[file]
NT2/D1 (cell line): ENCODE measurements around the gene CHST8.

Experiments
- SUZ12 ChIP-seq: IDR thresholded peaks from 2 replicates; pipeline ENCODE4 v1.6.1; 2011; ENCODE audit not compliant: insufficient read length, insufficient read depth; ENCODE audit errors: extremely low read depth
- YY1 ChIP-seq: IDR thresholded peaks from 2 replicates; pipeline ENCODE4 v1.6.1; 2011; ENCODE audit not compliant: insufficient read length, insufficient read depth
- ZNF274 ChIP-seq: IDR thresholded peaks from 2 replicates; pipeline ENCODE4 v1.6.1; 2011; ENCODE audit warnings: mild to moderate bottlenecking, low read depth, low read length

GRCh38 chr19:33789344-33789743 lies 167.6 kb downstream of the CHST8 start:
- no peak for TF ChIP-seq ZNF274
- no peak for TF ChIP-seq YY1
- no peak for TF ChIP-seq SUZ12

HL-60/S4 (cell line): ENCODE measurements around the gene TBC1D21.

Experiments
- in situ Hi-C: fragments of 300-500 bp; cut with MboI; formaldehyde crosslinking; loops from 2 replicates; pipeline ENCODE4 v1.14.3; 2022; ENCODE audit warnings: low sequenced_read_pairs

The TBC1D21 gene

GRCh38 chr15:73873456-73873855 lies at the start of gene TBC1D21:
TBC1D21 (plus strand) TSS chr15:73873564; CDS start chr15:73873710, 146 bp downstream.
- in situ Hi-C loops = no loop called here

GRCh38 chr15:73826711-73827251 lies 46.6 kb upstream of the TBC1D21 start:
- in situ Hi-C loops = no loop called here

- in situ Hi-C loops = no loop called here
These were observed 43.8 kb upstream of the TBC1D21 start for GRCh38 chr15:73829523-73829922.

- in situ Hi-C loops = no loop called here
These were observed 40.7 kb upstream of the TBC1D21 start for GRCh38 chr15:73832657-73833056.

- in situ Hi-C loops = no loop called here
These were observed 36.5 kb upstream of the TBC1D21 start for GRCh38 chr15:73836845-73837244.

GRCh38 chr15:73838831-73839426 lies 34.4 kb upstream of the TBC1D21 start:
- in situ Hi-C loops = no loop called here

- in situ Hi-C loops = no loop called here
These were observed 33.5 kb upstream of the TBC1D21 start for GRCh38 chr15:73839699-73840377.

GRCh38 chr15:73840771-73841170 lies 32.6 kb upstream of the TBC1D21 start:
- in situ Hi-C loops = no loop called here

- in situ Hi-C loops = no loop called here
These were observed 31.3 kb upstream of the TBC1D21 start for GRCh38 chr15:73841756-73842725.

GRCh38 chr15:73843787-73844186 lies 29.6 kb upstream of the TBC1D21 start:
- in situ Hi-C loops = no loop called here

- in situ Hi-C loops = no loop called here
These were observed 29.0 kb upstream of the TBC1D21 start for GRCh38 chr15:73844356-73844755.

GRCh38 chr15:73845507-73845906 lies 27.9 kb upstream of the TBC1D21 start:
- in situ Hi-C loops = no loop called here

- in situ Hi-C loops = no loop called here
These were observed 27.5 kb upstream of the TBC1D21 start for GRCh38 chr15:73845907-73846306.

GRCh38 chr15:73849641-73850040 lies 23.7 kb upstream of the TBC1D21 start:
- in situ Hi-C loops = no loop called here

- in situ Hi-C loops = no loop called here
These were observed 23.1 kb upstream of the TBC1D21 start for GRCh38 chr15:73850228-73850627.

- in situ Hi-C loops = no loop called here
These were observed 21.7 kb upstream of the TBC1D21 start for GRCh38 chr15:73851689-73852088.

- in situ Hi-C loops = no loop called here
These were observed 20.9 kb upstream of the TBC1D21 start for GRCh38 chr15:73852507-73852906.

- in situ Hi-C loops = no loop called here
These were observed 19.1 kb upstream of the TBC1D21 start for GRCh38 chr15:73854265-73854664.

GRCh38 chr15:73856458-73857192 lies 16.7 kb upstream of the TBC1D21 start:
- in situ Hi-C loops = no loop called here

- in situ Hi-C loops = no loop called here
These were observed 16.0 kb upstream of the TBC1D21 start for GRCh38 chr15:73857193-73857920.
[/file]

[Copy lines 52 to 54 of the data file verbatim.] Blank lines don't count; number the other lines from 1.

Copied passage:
- in situ Hi-C loops = no loop called here

- in situ Hi-C loops = no loop called here
These were observed 16.0 kb upstream of the TBC1D21 start for GRCh38 chr15:73857193-73857920.